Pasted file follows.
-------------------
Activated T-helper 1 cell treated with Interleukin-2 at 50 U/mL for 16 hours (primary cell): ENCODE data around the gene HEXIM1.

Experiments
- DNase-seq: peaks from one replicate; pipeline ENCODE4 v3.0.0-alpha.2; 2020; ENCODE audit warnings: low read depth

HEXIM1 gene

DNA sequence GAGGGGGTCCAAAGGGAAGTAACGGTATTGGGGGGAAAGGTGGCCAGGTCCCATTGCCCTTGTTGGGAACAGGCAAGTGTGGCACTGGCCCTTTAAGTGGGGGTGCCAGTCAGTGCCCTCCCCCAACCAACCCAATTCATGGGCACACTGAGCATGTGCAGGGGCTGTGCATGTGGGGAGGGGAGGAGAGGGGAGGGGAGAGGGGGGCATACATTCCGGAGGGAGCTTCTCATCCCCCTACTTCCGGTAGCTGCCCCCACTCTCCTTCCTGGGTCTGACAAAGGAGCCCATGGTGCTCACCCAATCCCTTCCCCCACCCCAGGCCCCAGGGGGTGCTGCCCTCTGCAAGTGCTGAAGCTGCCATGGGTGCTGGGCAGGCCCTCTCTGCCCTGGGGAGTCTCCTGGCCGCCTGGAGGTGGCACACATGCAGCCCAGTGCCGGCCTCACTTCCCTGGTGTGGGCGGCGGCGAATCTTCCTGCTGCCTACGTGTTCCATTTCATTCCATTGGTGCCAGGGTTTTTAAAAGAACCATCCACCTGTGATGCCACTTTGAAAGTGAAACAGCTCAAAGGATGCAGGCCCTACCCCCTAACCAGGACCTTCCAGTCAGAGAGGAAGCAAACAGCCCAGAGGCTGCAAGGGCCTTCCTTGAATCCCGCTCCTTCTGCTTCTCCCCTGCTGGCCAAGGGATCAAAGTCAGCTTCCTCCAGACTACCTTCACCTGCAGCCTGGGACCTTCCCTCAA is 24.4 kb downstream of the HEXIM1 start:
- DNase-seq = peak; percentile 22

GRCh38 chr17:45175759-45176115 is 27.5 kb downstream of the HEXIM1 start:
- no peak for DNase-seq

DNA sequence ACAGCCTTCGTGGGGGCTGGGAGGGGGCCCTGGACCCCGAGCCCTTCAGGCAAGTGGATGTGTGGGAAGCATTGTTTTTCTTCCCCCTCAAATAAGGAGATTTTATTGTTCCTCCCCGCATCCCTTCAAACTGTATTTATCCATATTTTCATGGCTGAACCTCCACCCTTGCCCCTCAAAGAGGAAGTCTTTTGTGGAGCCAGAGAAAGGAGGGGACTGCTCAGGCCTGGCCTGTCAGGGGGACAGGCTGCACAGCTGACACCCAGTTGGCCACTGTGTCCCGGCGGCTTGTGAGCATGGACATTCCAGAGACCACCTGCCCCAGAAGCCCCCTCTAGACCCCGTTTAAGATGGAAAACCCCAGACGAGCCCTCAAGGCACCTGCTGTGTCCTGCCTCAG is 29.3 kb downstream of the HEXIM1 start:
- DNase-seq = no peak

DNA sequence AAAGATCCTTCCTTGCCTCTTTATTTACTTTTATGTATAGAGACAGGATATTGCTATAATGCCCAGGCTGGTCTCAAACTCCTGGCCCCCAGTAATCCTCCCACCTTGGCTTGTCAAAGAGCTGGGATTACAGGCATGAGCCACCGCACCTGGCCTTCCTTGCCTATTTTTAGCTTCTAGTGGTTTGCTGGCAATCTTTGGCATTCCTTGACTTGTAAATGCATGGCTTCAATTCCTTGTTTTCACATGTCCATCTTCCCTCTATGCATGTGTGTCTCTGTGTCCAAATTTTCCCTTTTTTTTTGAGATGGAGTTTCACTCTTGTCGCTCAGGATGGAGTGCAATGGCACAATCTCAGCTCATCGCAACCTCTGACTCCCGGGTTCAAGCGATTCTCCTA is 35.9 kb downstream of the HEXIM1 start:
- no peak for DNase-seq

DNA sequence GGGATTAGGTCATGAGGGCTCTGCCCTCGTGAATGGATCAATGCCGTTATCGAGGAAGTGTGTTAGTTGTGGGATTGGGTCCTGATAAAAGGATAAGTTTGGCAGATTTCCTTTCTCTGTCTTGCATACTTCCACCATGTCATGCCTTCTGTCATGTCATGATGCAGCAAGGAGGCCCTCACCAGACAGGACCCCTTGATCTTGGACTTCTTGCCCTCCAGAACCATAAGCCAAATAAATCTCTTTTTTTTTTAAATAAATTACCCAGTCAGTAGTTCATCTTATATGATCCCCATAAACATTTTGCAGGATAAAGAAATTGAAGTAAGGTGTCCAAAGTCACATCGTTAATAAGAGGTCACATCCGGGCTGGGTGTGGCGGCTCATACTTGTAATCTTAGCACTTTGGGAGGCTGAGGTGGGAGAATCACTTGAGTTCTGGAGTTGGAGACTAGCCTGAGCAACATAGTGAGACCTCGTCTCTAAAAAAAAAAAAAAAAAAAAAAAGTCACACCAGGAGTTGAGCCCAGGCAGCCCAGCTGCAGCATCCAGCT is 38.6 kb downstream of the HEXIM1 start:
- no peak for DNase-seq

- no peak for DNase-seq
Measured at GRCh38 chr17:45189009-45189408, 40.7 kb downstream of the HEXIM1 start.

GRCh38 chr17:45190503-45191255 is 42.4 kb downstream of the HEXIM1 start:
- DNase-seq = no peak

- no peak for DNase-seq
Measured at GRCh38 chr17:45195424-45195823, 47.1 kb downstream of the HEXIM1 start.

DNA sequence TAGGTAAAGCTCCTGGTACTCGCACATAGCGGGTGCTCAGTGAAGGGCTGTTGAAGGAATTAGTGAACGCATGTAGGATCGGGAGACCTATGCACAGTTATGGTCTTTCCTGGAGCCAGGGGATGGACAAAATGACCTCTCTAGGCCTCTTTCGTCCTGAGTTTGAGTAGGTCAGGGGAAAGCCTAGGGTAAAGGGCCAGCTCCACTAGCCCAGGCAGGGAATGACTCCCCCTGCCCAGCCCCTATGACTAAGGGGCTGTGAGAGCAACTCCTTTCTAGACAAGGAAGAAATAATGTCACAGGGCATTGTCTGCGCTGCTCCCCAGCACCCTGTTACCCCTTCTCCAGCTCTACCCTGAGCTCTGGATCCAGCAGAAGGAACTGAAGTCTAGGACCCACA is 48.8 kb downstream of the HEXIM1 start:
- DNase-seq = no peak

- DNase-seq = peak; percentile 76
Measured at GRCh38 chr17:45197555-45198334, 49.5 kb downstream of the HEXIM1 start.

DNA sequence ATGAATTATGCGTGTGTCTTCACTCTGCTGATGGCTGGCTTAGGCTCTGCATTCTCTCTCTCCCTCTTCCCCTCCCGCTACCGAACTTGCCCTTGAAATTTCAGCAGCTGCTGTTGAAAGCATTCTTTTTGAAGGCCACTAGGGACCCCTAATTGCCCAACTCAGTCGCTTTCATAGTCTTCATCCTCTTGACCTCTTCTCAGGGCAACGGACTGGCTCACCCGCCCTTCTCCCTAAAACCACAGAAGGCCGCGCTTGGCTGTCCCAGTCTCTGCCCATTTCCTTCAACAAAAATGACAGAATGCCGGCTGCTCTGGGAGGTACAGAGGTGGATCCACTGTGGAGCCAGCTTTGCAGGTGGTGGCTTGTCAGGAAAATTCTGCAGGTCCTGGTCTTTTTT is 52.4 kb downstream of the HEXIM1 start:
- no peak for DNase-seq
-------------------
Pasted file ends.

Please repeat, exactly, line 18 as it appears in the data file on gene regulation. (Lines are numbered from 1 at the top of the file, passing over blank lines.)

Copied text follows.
- DNase-seq = no peak